In 1941, Evola's book Synthesis of the Doctrine of Race (Italian: Sintesi di Dottrina della Razza) was published by Hoepli. It provides an overview of his ideas concerning race and eugenics, introducing the concept of "spiritual racism", and "esoteric-traditionalist racism".
Prior to the end of War, Evola had frequently used the term "Aryan" to mean the nobility, who in his view were imbued with traditional spirituality. Wolff notes that Evola seems to have stopped writing about race in 1945, but adds that the intellectual themes of Evola's writings were otherwise unchanged. Evola continued to write about elitism and his contempt for the weak. His "doctrine of the Aryan-Roman 'super-race was simply restated as a doctrine of the 'leaders of men' ... no longer with reference to the SS, but to the mediaeval Teutonic knights of the Knights Templar, already mentioned in Rivolta."
Evola spoke of "inferior non-European races". Peter Merkl wrote that "Evola was never prepared to discount the value of blood altogether". Evola wrote: "a certain balanced consciousness and dignity of race can be considered healthy" in a time where "the exaltation of the negro and all the rest, anticolonialist psychosis and integrationist fanaticism [are] all parallel phenomena in the decline of Europe and the West." While not totally against race-mixing, in 1957, Evola wrote an article attributing the perceived acceleration of American decadence to the influence of "negroes" and the opposition to segregation. Furlong noted that this article is "among the most extreme in phraseology of any he wrote, and exhibits a degree of intolerance that leaves no doubt as to his deep prejudice against black people."
For his spiritual interpretation of the different racial psychologies, Evola found the work of German race theorist Ludwig Ferdinand Clauss invaluable. Like Evola, Clauss believed that physical race and spiritual race could diverge as a consequence of miscegenation. Evola's racism included racism of the body, soul, and spirit, giving primacy to the latter factor, writing that "races only declined when their spirit failed."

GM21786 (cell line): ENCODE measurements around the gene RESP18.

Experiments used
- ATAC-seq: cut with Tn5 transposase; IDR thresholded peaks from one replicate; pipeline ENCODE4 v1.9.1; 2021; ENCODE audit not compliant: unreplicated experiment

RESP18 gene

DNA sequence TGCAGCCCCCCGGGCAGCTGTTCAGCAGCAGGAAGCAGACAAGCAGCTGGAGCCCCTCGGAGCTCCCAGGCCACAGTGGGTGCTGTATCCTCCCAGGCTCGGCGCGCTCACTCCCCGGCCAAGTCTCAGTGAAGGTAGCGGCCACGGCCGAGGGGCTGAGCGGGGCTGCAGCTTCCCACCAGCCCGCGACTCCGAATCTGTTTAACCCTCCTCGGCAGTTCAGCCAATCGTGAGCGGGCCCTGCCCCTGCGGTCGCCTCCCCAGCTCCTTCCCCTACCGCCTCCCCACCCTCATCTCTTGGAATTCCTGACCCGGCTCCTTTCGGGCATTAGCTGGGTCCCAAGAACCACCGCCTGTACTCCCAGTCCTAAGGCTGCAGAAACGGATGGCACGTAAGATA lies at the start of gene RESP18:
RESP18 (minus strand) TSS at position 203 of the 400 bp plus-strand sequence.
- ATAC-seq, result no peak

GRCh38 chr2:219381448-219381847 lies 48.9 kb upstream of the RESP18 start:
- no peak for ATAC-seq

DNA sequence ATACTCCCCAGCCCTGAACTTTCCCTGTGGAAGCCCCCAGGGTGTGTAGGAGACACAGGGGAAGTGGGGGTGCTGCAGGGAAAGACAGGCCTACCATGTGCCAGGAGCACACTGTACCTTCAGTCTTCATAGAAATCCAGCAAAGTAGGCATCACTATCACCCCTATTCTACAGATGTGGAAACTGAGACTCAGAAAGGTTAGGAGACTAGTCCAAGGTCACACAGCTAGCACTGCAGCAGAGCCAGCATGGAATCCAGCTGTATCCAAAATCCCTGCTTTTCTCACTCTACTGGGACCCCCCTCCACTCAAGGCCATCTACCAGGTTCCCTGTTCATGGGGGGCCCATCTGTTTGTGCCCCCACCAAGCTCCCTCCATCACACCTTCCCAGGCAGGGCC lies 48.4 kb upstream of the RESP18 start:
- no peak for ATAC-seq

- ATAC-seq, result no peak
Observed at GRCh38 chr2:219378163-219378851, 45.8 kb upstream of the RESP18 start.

Like René Guénon, Evola believed that mankind is living in the Kali Yuga of the Hindu tradition—the Dark Age of unleashed, materialistic appetites. He argued that both Italian fascism and Nazism represented hope that the "celestial" Aryan race would be reconstituted. He drew on mythological accounts of super-races and their decline, particularly the Hyperboreans, and maintained that traces of Hyperborean influence could be felt in Indo-European man. He felt that Indo-European men had devolved from these higher mythological races. Gregor noted that several contemporary criticisms of Evola's theory were published: "In one of Fascism's most important theoretical journals, Evola's critic pointed out that many Nordic-Aryans, not to speak of Mediterranean Aryans, fail to demonstrate any Hyperborean properties. Instead, they make obvious their materialism, their sensuality, their indifference to loyalty and sacrifice, together with their consuming greed. How do they differ from 'inferior' races, and why should anyone wish, in any way, to favor them?":106
Concerning the relationship between "spiritual racism" and biological racism, Evola put forth the following viewpoint, which Furlong described as pseudo-scientific: